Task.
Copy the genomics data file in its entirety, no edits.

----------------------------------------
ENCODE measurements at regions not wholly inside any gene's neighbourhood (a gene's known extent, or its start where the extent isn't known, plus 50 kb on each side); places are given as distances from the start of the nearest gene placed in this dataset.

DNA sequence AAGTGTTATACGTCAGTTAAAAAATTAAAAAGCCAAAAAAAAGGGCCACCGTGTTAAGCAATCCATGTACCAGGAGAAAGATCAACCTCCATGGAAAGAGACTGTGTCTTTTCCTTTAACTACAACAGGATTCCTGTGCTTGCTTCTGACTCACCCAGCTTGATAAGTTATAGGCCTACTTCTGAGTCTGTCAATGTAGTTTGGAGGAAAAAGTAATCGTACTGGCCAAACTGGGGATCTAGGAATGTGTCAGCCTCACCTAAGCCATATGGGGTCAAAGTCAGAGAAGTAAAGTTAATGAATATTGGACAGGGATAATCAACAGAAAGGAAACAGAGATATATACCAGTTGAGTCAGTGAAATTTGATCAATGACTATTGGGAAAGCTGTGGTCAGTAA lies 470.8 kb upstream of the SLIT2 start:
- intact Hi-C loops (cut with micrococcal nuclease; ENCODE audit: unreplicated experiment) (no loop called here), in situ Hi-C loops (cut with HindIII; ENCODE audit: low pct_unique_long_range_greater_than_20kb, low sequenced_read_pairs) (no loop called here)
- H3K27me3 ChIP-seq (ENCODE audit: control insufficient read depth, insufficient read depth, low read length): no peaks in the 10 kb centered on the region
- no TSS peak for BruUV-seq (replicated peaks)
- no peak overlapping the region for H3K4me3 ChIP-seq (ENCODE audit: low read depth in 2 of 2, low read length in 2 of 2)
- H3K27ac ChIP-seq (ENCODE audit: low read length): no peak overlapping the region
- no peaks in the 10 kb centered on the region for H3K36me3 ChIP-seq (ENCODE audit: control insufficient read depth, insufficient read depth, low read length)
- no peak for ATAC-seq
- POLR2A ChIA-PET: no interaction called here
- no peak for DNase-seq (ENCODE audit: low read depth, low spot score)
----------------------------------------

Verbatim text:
ENCODE measurements at regions not wholly inside any gene's neighbourhood (a gene's known extent, or its start where the extent isn't known, plus 50 kb on each side); places are given as distances from the start of the nearest gene placed in this dataset.

DNA sequence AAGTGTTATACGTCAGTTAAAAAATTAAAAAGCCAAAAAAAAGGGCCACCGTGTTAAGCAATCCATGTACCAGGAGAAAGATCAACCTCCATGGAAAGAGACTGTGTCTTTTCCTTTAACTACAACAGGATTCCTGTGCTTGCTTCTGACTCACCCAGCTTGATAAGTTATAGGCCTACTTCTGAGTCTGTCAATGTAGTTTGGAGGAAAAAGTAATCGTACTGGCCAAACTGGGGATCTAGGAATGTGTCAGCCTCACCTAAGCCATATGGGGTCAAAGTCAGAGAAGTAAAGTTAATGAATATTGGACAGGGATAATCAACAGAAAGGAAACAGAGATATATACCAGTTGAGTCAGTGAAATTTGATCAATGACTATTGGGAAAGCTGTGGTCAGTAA lies 470.8 kb upstream of the SLIT2 start:
- intact Hi-C loops (cut with micrococcal nuclease; ENCODE audit: unreplicated experiment) (no loop called here), in situ Hi-C loops (cut with HindIII; ENCODE audit: low pct_unique_long_range_greater_than_20kb, low sequenced_read_pairs) (no loop called here)
- H3K27me3 ChIP-seq (ENCODE audit: control insufficient read depth, insufficient read depth, low read length): no peaks in the 10 kb centered on the region
- no TSS peak for BruUV-seq (replicated peaks)
- no peak overlapping the region for H3K4me3 ChIP-seq (ENCODE audit: low read depth in 2 of 2, low read length in 2 of 2)
- H3K27ac ChIP-seq (ENCODE audit: low read length): no peak overlapping the region
- no peaks in the 10 kb centered on the region for H3K36me3 ChIP-seq (ENCODE audit: control insufficient read depth, insufficient read depth, low read length)
- no peak for ATAC-seq
- POLR2A ChIA-PET: no interaction called here
- no peak for DNase-seq (ENCODE audit: low read depth, low spot score)